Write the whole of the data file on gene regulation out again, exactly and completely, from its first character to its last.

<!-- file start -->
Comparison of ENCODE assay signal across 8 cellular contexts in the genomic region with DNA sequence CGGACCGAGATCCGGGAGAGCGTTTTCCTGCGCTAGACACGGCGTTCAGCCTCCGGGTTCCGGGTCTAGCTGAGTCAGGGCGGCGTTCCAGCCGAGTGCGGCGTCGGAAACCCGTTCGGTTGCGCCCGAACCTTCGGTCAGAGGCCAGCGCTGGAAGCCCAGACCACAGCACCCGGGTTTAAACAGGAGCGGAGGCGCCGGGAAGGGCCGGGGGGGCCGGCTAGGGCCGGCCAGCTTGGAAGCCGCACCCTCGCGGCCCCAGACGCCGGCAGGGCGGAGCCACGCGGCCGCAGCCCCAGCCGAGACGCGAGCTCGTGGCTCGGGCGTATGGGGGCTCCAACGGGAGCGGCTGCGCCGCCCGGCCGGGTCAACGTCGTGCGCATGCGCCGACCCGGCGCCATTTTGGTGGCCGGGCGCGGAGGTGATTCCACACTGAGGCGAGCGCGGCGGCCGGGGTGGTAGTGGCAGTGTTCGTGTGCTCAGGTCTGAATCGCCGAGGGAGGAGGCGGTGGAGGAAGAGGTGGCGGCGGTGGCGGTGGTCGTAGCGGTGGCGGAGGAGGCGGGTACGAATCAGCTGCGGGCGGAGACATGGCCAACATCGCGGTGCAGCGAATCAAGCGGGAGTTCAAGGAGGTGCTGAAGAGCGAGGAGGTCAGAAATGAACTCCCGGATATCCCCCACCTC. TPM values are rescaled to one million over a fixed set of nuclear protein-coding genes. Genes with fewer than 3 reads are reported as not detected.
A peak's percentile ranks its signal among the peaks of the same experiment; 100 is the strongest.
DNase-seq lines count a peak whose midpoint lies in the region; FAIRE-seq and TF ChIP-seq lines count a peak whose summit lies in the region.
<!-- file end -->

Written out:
Comparison of ENCODE assay signal across 8 cellular contexts in the genomic region with DNA sequence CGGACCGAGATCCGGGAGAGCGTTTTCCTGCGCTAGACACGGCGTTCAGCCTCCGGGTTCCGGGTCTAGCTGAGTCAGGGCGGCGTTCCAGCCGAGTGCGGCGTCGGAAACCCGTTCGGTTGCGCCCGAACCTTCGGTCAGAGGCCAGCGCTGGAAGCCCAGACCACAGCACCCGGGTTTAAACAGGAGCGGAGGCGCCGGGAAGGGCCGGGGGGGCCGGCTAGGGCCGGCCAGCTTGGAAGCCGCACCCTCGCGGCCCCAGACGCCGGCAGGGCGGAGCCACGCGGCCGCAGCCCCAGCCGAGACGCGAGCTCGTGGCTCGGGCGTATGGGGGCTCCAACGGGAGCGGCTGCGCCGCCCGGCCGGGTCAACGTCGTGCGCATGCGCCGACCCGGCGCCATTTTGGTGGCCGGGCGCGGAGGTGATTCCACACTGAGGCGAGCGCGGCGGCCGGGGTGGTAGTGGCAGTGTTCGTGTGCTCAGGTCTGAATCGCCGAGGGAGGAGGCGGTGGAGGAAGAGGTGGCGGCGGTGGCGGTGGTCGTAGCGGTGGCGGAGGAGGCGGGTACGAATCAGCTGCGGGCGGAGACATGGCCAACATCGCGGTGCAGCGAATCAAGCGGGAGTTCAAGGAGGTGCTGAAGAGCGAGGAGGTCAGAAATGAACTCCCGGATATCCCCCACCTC. TPM values are rescaled to one million over a fixed set of nuclear protein-coding genes. Genes with fewer than 3 reads are reported as not detected.
A peak's percentile ranks its signal among the peaks of the same experiment; 100 is the strongest.
DNase-seq lines count a peak whose midpoint lies in the region; FAIRE-seq and TF ChIP-seq lines count a peak whose summit lies in the region.